Sorry Marco Rubio, philosophers make more than welders

Marco Rubio explained in under 90 seconds
Marco Rubio explained in under 90 seconds

Marco Rubio is getting a lot of buzz for his latest debate performance. Some even call him the winner. But he got one point wrong.

"Welders make more money than philosophers. We need more welders and less philosophers," the Florida senator said.

Not true, according to U.S. government data.

The Labor Department tracks salaries for 800 jobs. Here's what it says:

Median wage for welders: $37,420

Median wage for philosophy professors: $63,630

The winner on pay is clear.

Even college graduates who study philosophy and don't become professors do pretty well for themselves. The median starting salary for someone with a philosophy degree is $39,700, according to PayScale. That raises to $78,300 by mid-career.

Philosophy actually ranked in the top 45 "majors that pay you back" out of 129.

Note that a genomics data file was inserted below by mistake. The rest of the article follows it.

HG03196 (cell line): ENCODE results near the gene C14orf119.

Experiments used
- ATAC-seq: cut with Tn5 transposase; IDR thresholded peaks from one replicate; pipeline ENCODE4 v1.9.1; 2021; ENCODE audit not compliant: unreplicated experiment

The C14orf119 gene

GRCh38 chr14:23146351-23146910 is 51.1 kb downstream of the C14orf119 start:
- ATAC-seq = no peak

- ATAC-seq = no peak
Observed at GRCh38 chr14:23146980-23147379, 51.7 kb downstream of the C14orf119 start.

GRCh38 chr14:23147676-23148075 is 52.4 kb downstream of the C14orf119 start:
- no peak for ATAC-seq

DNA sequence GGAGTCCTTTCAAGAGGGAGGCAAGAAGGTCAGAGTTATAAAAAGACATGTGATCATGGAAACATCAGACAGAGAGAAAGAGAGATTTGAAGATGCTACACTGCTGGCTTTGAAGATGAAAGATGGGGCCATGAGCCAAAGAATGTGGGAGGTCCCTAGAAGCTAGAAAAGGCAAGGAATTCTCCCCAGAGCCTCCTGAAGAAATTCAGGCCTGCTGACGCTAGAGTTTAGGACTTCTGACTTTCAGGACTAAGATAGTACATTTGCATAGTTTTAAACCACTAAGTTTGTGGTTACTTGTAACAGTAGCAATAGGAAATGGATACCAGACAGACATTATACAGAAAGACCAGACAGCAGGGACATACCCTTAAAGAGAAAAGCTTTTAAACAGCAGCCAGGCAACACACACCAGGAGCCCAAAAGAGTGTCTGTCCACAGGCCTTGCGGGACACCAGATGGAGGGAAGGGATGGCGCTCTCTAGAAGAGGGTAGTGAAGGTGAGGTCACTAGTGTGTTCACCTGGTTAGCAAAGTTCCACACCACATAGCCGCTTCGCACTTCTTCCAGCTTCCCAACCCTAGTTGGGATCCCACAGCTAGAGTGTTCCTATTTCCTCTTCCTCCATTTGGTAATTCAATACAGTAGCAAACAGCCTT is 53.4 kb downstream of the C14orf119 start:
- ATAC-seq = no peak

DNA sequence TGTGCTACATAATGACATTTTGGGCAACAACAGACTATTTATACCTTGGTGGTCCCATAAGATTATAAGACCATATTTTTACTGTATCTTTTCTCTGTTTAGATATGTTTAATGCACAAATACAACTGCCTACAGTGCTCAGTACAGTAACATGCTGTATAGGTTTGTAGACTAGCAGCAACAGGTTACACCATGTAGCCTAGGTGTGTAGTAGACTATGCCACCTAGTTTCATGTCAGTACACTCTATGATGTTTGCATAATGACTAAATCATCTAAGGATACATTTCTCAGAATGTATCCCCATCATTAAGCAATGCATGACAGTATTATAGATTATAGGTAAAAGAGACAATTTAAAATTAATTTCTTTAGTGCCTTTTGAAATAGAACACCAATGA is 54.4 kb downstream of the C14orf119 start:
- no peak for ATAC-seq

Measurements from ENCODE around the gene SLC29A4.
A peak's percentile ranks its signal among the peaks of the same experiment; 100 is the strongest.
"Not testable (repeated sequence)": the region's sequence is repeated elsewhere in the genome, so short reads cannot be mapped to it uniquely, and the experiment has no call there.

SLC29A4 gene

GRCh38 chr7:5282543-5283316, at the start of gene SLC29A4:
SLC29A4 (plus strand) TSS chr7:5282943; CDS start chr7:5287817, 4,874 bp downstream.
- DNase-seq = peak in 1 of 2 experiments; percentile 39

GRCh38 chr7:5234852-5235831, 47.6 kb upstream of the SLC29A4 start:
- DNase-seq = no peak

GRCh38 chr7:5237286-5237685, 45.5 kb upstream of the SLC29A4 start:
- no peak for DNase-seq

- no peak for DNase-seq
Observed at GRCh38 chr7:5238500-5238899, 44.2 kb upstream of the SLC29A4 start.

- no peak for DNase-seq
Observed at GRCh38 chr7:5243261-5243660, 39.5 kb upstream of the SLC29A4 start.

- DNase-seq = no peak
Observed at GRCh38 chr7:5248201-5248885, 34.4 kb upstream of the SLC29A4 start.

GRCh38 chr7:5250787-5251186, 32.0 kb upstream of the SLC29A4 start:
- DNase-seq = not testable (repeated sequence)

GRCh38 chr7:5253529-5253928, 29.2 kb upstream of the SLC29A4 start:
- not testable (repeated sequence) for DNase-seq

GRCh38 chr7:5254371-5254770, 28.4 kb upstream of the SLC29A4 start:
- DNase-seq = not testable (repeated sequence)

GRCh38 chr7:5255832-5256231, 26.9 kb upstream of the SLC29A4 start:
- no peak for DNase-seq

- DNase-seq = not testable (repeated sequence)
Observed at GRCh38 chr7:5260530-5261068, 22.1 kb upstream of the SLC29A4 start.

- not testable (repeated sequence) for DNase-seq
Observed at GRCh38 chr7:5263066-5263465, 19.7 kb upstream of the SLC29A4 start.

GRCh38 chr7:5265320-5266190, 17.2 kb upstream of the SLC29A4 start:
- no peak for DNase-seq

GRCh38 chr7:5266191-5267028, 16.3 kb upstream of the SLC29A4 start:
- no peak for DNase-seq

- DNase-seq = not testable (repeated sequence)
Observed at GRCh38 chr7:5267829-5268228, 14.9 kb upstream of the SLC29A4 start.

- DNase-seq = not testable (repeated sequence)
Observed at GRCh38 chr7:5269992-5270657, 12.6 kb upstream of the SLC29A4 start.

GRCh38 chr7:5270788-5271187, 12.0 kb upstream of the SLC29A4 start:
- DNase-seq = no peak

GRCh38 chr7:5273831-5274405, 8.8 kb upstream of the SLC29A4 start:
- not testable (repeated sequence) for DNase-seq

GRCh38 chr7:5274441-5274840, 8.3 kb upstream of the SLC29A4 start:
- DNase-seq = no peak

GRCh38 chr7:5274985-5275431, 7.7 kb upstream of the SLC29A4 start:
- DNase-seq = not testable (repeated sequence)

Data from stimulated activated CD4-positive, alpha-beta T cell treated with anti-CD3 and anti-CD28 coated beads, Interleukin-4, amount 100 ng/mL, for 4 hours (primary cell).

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In the Fox Business debate, Rubio was likely trying to make a larger point about the country needing more laborers. In the past, he's proposed more vocational training and apprenticeships.

America has nearly 370,000 welders versus just 23,000 philosophy and religion professors.

Rubio is correct that the U.S. will need more welders in the coming years, but it may not be the best example.

Consider this: The Labor Department projects "slower than average" growth for welder jobs over the next decade.

Prospects look a lot better for college professors. The Labor Department forecasts "faster than average" growth in the next 10 years as more students enroll in universities.

That said, philosophy isn't exactly a booming department at many schools. One estimate found only about half of philosophy PhDs get jobs in their field because there aren't enough open positions.

Perhaps a better line would be the U.S. needs more professors -- in science, technology and economics.

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